• Whole cuts of meat (excluding poultry) should be cooked to at least 145°F (63°C), as measured with a food thermometer placed in the thickest part of the meat. The meat should then be allowed to rest for three minutes before carving or consuming.
  • Ground meats (excluding poultry) require an internal temperature of at least 160°F (71°C). Ground meats do not require a rest time.
  • All poultry (whole cuts and ground) should be cooked to at least 165°F (74°C). For whole poultry allow the meat to rest for three minutes before carving or consuming.

Freezing meats for several days at sub-zero (0°F) temperatures before cooking will greatly reduce the chance of infection.

Don’t drink raw goats milk because infected goats may shed the parasite in milk.

Peel or wash fruits and vegetables thoroughly before eating.

Wash cutting boards, dishes, counters, utensils, and hands with hot soapy water after contact with raw meat, poultry, seafood, or unwashed fruits or vegetables.

Avoid drinking untreated drinking water.

Wear gloves when gardening and during any contact with soil or sand because it might be contaminated with cat feces that contains Toxoplasma. Wash hands with soap and warm water after gardening or contact with soil or sand.

Teach children the importance of washing hands to prevent infection.

Keep outdoor sandboxes covered.

Feed cats only canned or dried commercial food or well-cooked table food, not raw or undercooked meats.

Change the litter box daily if you own a cat. The toxoplasma parasite does not become infectious until 1 to 5 days after it is shed in a cat’s feces. For people who are pregnant or immunocompromised, it is safe to keep a pet cat as long as these safety precautions are followed:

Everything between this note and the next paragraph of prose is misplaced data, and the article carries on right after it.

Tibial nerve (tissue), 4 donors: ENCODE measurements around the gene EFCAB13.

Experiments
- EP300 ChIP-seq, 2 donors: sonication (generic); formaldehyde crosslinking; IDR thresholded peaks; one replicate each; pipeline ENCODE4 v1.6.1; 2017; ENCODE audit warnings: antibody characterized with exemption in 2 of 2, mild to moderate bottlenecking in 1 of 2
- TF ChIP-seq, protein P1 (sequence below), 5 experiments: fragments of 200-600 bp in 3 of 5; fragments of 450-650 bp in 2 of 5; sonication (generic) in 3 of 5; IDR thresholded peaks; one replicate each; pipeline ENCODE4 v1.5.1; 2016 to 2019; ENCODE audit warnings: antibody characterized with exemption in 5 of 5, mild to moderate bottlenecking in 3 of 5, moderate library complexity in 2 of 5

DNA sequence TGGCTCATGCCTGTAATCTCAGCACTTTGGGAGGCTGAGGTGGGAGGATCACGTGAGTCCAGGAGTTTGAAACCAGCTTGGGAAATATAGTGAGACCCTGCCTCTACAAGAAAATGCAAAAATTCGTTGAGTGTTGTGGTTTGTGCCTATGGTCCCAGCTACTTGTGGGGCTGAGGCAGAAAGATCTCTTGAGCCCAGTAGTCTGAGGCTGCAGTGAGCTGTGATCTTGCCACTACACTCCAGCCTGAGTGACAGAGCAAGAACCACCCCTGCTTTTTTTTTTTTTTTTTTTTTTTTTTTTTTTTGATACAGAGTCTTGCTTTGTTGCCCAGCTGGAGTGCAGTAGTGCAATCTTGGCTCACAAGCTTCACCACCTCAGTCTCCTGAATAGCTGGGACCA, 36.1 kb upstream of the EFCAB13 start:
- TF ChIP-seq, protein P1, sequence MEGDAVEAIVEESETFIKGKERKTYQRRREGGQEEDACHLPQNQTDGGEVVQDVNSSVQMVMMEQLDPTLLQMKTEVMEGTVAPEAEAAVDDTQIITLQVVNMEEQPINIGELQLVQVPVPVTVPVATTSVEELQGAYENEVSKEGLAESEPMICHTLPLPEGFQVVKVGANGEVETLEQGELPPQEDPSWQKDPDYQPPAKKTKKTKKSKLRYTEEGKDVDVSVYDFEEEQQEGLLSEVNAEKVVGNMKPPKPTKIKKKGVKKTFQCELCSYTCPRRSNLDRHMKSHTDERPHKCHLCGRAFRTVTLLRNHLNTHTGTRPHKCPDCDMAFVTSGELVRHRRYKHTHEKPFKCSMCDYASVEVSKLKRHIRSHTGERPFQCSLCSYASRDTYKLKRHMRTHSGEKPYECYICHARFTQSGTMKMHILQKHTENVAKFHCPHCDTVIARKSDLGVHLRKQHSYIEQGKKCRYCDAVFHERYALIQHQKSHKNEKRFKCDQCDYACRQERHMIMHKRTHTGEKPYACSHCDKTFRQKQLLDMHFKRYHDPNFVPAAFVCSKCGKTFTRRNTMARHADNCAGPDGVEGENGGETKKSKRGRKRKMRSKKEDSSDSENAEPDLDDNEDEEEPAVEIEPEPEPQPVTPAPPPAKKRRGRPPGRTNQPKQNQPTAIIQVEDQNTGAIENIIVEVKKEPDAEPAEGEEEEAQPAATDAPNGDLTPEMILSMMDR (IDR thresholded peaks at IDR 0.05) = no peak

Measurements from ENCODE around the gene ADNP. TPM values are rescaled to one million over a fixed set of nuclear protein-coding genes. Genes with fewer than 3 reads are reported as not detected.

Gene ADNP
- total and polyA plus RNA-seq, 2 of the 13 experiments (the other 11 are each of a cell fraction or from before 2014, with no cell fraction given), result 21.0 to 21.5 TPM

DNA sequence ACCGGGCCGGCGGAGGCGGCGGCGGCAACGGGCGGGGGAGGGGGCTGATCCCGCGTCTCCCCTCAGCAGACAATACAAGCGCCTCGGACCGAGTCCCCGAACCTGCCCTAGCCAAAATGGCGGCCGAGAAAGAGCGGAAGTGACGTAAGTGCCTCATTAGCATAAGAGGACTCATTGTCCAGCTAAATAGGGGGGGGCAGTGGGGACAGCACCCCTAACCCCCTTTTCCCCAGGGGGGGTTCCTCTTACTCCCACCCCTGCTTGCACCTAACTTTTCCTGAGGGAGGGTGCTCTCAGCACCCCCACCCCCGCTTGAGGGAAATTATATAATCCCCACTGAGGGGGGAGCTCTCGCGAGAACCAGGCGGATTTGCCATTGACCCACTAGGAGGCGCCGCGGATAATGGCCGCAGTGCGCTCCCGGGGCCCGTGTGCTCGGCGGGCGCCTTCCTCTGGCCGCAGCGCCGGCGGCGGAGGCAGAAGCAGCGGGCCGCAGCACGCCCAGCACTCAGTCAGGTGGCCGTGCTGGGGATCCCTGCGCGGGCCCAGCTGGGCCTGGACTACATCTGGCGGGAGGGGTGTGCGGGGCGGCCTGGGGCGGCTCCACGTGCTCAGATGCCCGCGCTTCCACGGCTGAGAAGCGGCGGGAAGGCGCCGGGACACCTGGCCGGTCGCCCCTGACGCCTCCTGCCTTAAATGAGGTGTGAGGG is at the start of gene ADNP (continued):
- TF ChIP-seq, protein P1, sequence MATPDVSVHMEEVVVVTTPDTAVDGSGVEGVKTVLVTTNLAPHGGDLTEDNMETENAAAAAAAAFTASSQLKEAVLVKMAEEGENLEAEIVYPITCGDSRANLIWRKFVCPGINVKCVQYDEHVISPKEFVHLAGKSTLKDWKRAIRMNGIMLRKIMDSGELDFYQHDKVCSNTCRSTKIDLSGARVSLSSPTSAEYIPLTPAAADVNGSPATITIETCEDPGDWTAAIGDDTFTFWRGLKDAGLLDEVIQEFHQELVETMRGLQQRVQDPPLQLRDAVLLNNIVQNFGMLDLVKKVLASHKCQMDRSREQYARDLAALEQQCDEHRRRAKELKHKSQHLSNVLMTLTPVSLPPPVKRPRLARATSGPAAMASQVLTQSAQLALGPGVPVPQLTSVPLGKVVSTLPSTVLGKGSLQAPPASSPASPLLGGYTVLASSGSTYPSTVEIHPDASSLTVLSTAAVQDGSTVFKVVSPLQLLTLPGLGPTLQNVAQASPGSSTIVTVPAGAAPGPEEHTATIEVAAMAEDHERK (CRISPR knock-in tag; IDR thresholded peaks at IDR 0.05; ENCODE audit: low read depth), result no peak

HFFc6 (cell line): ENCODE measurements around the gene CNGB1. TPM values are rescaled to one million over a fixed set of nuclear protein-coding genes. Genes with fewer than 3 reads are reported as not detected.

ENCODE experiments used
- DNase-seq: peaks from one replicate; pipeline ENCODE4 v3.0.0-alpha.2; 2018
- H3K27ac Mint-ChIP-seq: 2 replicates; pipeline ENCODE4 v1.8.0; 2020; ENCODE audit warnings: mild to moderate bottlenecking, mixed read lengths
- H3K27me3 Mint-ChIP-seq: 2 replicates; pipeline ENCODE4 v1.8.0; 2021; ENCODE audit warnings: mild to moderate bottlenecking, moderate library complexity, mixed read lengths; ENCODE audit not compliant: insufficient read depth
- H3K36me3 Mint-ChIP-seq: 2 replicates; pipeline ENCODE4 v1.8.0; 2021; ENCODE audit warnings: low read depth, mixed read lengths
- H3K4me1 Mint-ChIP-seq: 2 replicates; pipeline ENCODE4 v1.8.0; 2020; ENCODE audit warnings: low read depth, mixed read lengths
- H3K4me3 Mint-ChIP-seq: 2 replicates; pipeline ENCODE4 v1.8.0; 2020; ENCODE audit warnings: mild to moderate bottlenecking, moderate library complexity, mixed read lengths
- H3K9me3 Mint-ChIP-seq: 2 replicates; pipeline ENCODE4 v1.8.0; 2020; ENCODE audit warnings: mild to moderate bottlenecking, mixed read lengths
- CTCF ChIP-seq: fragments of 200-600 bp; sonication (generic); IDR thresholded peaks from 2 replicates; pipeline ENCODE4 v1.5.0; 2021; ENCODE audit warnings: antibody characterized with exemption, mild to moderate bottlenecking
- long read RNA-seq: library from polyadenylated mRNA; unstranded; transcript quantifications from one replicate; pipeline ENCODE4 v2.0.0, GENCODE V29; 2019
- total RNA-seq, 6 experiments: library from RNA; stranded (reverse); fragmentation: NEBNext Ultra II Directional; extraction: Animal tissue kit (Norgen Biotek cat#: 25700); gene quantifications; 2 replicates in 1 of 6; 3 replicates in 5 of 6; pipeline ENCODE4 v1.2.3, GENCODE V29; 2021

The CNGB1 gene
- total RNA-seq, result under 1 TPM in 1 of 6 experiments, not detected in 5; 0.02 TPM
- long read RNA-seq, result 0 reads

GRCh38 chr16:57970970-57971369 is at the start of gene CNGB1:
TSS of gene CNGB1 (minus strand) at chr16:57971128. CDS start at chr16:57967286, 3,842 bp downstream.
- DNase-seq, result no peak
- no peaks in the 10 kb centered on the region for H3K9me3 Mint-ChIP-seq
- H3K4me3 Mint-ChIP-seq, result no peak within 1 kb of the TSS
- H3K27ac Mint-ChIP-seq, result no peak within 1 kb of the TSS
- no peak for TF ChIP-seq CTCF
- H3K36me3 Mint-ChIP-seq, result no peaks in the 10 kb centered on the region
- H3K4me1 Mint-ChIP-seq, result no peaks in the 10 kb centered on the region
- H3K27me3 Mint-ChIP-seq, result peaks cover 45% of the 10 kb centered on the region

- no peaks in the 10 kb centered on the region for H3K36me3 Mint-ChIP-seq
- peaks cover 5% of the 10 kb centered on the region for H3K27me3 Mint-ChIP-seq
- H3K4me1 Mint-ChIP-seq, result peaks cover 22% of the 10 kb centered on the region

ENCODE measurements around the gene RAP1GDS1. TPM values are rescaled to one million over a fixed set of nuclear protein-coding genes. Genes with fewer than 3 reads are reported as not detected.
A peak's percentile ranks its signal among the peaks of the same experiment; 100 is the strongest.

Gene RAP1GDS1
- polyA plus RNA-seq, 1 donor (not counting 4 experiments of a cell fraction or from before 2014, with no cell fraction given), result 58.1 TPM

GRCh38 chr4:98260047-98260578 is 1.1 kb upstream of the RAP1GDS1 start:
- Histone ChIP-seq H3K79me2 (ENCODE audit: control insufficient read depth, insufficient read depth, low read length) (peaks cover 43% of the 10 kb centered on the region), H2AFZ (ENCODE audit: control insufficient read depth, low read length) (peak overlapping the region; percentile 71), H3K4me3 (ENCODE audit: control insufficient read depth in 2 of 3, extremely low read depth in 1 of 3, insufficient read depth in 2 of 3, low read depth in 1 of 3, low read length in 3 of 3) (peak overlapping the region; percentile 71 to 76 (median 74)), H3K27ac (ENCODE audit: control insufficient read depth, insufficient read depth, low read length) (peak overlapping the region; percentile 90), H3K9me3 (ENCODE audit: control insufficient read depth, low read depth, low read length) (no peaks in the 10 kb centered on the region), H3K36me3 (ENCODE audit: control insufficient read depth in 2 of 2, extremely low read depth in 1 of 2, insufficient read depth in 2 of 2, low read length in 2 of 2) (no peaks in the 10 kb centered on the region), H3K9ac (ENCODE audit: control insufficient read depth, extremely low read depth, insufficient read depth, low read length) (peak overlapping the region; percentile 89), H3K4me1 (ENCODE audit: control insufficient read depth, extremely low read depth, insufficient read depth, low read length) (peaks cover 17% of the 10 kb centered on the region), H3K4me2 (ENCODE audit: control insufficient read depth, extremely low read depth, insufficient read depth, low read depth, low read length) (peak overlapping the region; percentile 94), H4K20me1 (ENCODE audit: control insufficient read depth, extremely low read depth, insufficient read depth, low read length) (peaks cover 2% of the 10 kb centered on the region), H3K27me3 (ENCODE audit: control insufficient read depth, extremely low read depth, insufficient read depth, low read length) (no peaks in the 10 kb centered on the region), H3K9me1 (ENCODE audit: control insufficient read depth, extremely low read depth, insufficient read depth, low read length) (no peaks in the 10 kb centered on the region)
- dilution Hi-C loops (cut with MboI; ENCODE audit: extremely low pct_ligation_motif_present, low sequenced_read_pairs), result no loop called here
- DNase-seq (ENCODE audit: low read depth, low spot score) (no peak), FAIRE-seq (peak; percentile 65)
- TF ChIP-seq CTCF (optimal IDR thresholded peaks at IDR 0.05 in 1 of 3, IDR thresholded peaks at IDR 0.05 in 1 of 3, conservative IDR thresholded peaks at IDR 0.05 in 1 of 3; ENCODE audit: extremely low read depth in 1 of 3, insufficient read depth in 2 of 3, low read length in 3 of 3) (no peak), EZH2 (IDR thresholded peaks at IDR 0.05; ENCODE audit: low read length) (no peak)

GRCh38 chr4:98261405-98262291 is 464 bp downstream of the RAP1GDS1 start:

• Avoid changing cat litter if possible. If no one else can perform the task, wear disposable gloves and wash your hands with soap and warm water afterwards.
  • Keep cats indoors.
  • Do not adopt or handle stray cats, especially kittens.
  • Do not get a new cat while you are pregnant.

What is the treatment for toxoplasmosis?

Most healthy, non-pregnant people recover from toxoplasmosis without treatment. Ill persons can be treated with a combination of drugs (pyrimethamine and sulfadiazine, plus folic acid). Pregnant women, newborns, and infants can be treated, although the parasite is not eliminated completely. The parasites can remain within tissue cells in a less active phase. Persons with ocular toxoplasmosis are sometimes prescribed medicine by their ophthalmologist to treat active disease. Medication may be recommended depending on the size of the eye lesion and the location and characteristics of the lesion (acute active, versus chronic non-progressing). Persons with compromised immune systems need to be treated until their condition improves. For AIDS patients, it may be necessary to continue medication for the rest of their lives or for as long as they are immunosuppressed.

Sources:

  1. Jay et al. 2005. Modern Food Microbiology, 7th ed. Springer Science and Business Media, Inc.
  2. Centers for Disease Control and Prevention, http://www.cdc.gov/parasites/toxoplasmosis/
  3. Ranking the Risk: The 10 Pathogen-Food Combinations with the Greatest Burden on Public Health. M.B Batz, S. Hoffman and J.G. Morris, Jr. April 28, 2011. University of Florida Emerging Pathogens Institute. http://www.epi.ufl.edu/?q=rankingtherisks